I am a fan of Kami Huyse, so when she forms a strong opinion on something, I give it serious consideration (or more often, I’ll just blindly follow her lead; it is easier). Kami recently blogged about the benefits of accreditation for PR pros, and on this front I’ll politely disagree.
PLEASE NOTE that I have tons of respect for many, many folks who did go through the trouble of getting their APR credentials. I also want to say that I agree with Kami (and Scott Baradell, and Richard Edelman) that PR has a PR problem.
But I don’t think that accreditation will improve the perception of PR pros — does a law degree convince us that lawyers are honest? More importantly I think that:
- Accreditation only legitimizes one organization’s (the PRSA) view of what is entailed by "Public Relations." In this dawning era of new media, the PR person’s role is (thankfully!) more fluid and unknown than ever. This fluidity is an opportunity, one that would be quashed by force-fitting PR pros into the required learning & roles defined by a standards body. (I also think that the "institutional thinking" of the PRSA has made the organization woefully slow to consider the ramifications of the 2.0 phenomenon, but, that’s fodder for another post.)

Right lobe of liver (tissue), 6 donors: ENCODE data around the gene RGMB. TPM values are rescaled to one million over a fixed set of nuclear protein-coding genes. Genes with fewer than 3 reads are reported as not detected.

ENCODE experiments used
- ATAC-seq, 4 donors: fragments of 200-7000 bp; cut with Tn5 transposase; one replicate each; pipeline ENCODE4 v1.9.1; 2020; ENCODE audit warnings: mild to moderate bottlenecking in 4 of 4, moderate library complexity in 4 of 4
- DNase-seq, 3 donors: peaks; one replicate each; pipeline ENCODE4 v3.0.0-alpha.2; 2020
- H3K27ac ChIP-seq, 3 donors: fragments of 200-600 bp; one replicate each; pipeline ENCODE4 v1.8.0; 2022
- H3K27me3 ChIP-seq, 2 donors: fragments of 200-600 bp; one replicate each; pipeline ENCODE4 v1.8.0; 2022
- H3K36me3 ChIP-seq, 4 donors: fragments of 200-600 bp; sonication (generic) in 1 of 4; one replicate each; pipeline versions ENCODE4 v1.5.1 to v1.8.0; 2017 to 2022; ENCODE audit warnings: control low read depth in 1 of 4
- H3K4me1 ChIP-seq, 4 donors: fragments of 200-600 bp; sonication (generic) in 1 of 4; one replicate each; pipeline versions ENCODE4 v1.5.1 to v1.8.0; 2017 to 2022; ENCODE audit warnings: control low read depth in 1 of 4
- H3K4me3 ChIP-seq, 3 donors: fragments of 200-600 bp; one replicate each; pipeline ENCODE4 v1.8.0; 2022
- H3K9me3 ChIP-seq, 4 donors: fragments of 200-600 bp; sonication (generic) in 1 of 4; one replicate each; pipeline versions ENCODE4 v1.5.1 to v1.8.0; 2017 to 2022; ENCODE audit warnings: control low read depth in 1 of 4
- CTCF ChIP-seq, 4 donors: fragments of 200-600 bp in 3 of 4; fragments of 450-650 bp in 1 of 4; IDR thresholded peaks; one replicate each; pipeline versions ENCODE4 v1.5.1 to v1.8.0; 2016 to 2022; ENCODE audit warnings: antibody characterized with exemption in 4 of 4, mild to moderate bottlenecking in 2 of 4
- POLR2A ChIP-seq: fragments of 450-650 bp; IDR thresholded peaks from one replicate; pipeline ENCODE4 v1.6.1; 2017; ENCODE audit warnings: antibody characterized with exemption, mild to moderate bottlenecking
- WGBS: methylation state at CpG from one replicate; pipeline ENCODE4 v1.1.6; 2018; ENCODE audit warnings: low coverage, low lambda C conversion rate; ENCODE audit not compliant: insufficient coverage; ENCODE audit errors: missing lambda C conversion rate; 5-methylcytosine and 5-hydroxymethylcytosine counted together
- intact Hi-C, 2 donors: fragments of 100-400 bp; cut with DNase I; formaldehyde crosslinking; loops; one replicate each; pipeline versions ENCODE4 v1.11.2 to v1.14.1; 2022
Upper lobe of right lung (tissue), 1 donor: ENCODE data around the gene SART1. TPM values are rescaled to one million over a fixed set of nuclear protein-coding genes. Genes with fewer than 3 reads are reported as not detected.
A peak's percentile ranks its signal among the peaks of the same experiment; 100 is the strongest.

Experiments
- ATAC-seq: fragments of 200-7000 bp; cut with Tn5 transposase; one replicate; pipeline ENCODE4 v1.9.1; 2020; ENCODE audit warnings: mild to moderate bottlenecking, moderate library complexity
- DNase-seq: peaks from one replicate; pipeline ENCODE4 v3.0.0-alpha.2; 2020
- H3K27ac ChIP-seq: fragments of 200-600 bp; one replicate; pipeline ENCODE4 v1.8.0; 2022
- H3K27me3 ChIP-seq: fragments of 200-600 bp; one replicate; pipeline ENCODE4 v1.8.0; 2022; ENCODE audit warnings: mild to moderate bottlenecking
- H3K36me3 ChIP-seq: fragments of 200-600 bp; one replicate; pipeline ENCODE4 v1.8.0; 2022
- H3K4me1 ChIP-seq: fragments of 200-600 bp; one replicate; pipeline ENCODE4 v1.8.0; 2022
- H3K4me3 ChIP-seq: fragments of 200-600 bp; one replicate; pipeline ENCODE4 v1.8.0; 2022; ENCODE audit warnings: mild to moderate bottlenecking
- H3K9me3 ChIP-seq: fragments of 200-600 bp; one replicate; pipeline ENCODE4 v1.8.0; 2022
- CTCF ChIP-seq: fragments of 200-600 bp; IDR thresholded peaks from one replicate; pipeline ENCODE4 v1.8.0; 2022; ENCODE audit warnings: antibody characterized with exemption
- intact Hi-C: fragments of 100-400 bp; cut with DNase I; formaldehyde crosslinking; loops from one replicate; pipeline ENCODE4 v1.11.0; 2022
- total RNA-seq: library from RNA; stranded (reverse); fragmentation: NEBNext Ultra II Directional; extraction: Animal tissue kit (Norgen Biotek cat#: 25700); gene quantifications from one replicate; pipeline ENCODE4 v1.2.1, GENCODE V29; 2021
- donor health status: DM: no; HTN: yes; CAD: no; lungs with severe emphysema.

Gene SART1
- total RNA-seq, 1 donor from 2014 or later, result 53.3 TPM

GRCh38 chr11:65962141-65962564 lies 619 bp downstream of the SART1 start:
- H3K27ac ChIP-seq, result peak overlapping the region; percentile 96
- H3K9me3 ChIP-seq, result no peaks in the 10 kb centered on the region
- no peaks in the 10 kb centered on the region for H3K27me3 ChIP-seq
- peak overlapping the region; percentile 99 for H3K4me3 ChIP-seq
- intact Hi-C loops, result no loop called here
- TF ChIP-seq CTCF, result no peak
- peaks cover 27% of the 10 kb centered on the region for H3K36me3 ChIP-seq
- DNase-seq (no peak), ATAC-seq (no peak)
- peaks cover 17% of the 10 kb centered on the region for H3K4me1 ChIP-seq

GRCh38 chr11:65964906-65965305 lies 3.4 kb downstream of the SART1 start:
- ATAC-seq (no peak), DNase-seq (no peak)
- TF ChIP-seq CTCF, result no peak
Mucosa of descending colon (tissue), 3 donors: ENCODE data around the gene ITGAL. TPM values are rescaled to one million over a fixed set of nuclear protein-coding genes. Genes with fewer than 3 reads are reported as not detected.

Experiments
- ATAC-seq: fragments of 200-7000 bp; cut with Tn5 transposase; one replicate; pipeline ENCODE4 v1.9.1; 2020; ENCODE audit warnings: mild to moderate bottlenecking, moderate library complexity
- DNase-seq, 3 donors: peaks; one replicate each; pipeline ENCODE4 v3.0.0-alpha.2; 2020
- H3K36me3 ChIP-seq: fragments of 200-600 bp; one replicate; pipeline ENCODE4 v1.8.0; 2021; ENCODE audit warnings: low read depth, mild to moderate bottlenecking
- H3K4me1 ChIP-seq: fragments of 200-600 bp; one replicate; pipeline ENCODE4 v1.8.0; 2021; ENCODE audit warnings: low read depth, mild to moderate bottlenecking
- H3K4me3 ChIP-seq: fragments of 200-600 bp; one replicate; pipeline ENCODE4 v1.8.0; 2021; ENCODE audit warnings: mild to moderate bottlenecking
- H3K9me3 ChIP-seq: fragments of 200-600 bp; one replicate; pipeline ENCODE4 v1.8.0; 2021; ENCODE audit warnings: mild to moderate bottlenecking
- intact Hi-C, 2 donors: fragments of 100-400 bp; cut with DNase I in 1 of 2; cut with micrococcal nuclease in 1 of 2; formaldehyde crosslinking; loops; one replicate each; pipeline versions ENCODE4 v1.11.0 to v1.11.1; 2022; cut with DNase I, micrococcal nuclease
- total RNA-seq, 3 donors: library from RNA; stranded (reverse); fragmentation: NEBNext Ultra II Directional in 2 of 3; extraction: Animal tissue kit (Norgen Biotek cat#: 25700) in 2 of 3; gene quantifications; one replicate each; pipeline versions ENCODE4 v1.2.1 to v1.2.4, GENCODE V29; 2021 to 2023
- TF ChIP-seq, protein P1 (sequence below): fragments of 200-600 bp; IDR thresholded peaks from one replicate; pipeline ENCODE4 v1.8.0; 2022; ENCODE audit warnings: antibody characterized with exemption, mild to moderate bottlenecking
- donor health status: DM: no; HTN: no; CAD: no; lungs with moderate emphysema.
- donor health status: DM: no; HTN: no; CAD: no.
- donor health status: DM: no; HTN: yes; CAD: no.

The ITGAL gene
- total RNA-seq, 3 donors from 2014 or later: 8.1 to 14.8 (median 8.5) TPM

- Mandatory accreditation would raise unnecessary barriers to young people interested in "trying out" the PR profession. Lots of new graduates are ambitious about their career path, but not necessarily eager to think about studying for a huge exam that will need to be taken 5 years later to prove that they "get it." We need to motivate more entrants, if anything: I’d rather grease the skids than raise unnecessary barriers. (Besides, anyone got any stats on how gaining your APR credential impacts your salary or employment prospects?)
I look across the landscape of my own agency, which employs 75-odd (truly odd) PR people nationwide, all of ‘em stars that I admire. None have "APR" affixed to their business cards, yet there’s not a single one whom I wouldn’t trust to give solid PR counsel to a client. I think it is up to each agency to train its people to show "competency in the knowledge, skills and abilities required to practice public relations effectively in today’s business arena."
Posted on: August 31, 2006 at 10:27 am By Todd Defren